It is tempting to come to the judgemental conclusion that we are losing our manufacturing edge in the West because our business studies classes and business schools focus on Marketing at the expense of Production and we are turning into a hemisphere of shop-keepers. I think it’s got more to do with sweatshops and containerised shipping myself, but losing our expertise in Production does not help. We should be automating and manufacturing locally even if the factories are run by half a dozen people and we won’t be able to do that if all we know is how to spend a promo budget.

All of this is irrelevant to the Round 4 Annual Report, but having spent the first couple of weeks thinking how complicated and detailed the simulation is, I thought it worth noting some of its limitations.

This week

Well I was rather cocky when I pressed the “submit” button on Friday, but I’m feeling a lot less smug now I’ve got my reports for this round.  I’m still pants at forecasting it seems – so much so that failed to predict how much cash I’d need and ended the round needing an emergency loan.    Having been overly cautious in the first three rounds, I wasn’t cautious enough this round and I significantly over-estimated how many of my main Low Tech widgets I’d sell.  How annoyed am I?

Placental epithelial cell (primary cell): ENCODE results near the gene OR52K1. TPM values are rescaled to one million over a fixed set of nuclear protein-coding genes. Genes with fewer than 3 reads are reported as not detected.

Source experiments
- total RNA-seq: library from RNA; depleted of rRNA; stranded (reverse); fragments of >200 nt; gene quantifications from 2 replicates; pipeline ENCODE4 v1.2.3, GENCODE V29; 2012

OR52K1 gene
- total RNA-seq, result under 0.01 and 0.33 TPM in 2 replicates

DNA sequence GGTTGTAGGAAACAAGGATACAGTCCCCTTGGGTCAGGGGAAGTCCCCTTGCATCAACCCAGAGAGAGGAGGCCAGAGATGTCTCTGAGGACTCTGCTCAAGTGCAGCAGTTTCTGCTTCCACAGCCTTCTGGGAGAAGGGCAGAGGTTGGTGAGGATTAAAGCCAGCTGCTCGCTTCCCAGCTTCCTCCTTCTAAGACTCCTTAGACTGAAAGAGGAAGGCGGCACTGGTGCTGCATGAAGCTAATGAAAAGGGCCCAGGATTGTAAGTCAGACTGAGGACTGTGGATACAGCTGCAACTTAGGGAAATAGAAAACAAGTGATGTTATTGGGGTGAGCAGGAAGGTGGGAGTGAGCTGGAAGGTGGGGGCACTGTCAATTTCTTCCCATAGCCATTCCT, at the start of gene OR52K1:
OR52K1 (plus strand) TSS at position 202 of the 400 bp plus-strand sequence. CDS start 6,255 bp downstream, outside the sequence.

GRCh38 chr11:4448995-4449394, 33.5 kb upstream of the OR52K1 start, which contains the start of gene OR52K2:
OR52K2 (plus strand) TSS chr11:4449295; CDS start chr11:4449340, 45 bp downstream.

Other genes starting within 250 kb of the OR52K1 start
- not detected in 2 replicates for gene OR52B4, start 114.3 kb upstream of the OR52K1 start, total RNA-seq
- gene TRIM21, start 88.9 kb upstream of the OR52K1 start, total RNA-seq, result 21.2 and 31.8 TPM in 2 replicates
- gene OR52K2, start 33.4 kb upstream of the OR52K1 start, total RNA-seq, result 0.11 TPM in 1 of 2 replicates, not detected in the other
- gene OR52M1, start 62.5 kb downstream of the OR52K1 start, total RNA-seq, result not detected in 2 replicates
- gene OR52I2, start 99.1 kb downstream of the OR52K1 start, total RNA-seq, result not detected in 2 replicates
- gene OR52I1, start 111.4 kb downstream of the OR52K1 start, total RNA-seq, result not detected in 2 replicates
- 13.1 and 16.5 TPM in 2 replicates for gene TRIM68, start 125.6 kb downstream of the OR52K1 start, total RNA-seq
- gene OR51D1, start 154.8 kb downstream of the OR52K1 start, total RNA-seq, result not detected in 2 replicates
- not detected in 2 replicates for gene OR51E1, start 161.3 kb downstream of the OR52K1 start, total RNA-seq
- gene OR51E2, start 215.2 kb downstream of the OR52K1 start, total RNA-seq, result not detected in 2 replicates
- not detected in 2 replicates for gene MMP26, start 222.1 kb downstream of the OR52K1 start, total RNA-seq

I thought I’d pushed through a barrier this week. When I looked at the pro forma balanced scorecard I found that my predicted score was much better than before, based on sensible decisions on forecasts I had worked out rather painstakingly. It is frustrating to find I am actually less skilled at the process of analysis and decision-making than before.  I think it’s not just poor forecasting though, I think it is poor contingency planning too.  Hey ho.

So what else have I learned so far?

I think I’ve finally realised that the advice about forecasting is just that – advice. I was trying to follow it as a process and getting frustrated with the vagueness of it all. Once I realised that they describe an art not a science I felt happier.  Mind you it’s an art I obviously haven’t mastered. In real life I’d like to think it’s nearer a science, otherwise how can I possibly take people who work in Marketing seriously?

I’m getting more comfortable using the tool itself, which makes using it quicker and slicker.

More usefully, I’m getting a more intuitive understanding of the balanced scorecard, (see previous post) and beginning to understand the pros and cons of the different ways of financing a company.

Or at least I thought I was doing all these things until I got this rounds results.  Still, I’m buggered if I’m letting one bad round put me off.  It’s worrying that I am going to be so extremely pushed for time over the next two weeks.

Next Week